Thumbnail Filmstrip of Weary Falconer - Antique Litho Art Print - See Larger Image Images
DescriptionWe discovered a very rare print while on a trip to London, UK. The original piece of artwork was painted by Charles Landseer (1799 - 1879). He is a well-known painter and sculpture of the day. This rare lithograph was engraved by H.C. Shenton, 1840.
We have reproduced this lithograph with a limited number of 50 copies in print. It is a printed in high resolution using a 4-head printer giclee process on high quality acid-free art paper. The image depicts a falconer, perhaps home from a long afternoon in the field flying his falcons, while his doting wife considers and admires his many achievements.
Print Size: 20 inches x 17.5 inches - Image Size: 14.75 inches by 12 inches.
Biography of Charles Landseer:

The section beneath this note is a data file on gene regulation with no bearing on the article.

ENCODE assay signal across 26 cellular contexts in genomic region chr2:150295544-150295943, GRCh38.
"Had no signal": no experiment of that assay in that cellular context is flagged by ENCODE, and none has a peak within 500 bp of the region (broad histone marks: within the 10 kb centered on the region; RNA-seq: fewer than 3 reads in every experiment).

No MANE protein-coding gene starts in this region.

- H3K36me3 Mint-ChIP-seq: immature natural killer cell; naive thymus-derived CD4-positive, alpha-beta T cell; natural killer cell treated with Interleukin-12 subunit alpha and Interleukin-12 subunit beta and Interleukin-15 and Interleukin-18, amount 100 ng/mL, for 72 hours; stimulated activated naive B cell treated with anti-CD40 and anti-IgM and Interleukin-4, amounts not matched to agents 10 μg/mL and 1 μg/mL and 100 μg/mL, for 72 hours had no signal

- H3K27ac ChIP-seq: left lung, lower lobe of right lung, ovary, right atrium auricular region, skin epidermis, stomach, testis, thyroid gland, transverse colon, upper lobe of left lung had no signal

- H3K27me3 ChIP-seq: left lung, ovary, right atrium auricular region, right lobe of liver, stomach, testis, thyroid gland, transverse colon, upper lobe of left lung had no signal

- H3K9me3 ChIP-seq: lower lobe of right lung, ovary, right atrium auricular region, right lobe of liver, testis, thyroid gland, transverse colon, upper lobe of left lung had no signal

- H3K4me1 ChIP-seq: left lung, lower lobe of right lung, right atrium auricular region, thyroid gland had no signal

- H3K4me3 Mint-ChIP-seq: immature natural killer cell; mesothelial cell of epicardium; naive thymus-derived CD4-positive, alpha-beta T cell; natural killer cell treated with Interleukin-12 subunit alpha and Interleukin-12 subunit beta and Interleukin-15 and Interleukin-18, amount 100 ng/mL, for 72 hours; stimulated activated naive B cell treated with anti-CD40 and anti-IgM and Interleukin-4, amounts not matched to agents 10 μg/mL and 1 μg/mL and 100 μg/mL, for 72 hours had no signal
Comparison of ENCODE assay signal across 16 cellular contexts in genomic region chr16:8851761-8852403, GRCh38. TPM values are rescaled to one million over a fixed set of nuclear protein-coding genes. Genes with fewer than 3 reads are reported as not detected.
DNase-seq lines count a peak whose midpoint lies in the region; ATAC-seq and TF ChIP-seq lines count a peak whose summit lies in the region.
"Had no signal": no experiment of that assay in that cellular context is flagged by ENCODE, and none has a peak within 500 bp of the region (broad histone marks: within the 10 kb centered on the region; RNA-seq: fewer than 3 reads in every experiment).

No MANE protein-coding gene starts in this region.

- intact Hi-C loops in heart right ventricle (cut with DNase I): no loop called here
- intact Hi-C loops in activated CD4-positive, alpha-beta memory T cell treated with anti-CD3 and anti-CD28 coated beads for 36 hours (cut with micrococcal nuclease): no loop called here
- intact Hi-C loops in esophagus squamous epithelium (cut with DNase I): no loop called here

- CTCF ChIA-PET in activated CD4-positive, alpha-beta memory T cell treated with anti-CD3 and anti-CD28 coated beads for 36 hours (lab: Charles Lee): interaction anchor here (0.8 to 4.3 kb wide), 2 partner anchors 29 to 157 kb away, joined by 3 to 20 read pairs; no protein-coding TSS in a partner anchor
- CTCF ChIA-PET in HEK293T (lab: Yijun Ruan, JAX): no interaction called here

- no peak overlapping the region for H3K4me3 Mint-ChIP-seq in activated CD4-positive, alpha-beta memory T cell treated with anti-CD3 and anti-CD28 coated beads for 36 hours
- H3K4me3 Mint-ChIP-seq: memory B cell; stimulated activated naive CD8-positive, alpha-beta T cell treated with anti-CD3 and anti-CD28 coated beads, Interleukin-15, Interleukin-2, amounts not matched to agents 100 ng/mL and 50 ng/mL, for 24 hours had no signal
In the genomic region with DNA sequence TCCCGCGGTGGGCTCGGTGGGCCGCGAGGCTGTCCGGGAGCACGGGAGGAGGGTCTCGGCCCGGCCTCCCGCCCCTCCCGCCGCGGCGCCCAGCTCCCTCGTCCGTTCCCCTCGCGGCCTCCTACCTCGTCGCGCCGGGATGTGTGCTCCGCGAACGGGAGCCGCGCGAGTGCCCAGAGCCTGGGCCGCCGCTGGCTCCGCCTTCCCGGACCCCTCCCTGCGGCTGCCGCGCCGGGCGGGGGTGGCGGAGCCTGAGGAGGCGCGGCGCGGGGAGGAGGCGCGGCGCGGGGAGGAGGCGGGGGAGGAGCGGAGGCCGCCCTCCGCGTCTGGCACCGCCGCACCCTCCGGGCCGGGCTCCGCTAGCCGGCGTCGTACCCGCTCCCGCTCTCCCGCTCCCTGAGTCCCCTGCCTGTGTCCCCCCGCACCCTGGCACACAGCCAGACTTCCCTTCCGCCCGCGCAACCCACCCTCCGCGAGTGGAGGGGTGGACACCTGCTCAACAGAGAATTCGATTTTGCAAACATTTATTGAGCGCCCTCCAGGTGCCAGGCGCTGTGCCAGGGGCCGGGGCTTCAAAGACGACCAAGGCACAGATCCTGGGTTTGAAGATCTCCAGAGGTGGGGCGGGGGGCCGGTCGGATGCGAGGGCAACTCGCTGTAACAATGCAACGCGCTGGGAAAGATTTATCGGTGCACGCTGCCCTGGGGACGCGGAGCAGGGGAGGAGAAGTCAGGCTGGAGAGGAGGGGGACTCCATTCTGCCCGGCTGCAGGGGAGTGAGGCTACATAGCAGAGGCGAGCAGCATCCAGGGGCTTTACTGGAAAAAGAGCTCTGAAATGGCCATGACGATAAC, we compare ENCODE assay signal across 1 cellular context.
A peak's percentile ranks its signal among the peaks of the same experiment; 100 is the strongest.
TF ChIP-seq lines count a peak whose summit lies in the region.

(b London, 12 Aug 1799; d London, 22 July 1879). Painter, brother of (2) Thomas Landseer. He trained initially with his father John Landseer, then under Benjamin Robert Haydon, and in 1816 he attended the Royal Academy Schools in London. In 1823 he accompanied Sir Charles Stuart de Rothesay (1779-1845) aboard HMS Wellesley on a voyage to Portugal and then to Brazil, in order to negotiate a commercial treaty with Pedro I, Emperor of Brazil (reg 1822-31). Many of the drawings he made on this trip were exhibited in 1828 at the British Institution, and in that year he sent his first painting to the Royal Academy. This was Dorothea, illustrating a scene from Cervantes's Don Quixote. He continued to exhibit at the Academy until his death, showing mostly romanticized history paintings (e.g. the Plundering of Basing House, 1645, exh. RA 1836; London, Tate) or such literary subjects as Clarissa Harlowe in the Sponging House (exh. RA 1833; London, Tate), from Samuel Richardson's novel Clarissa (London, 1748). The English Civil War (1642-51) was of particular interest to him, his devotion to such historical subjects perhaps being attributable to the influence of his years with Haydon. He also painted portraits, genre scenes and animal studies (e.g. Bloodhound and Pups , exh. RA 1839; London, Tate). In 1837 he was elected ARA and in 1845 RA. In 1851, probably due to the influence of his brother Edwin, he succeeded George Jones as Keeper of the Royal Academy Schools. Responsible for instructing the antique class, his tenure was criticized both for the way his position had been obtained and for the deficiency of his teaching, and he retired from the Keepership in 1873 on full salary. He bequeathed 10,000 guineas to the Royal Academy for the foundation of the Landseer Scholarships, the money coming largely from his inheritance from Edwin.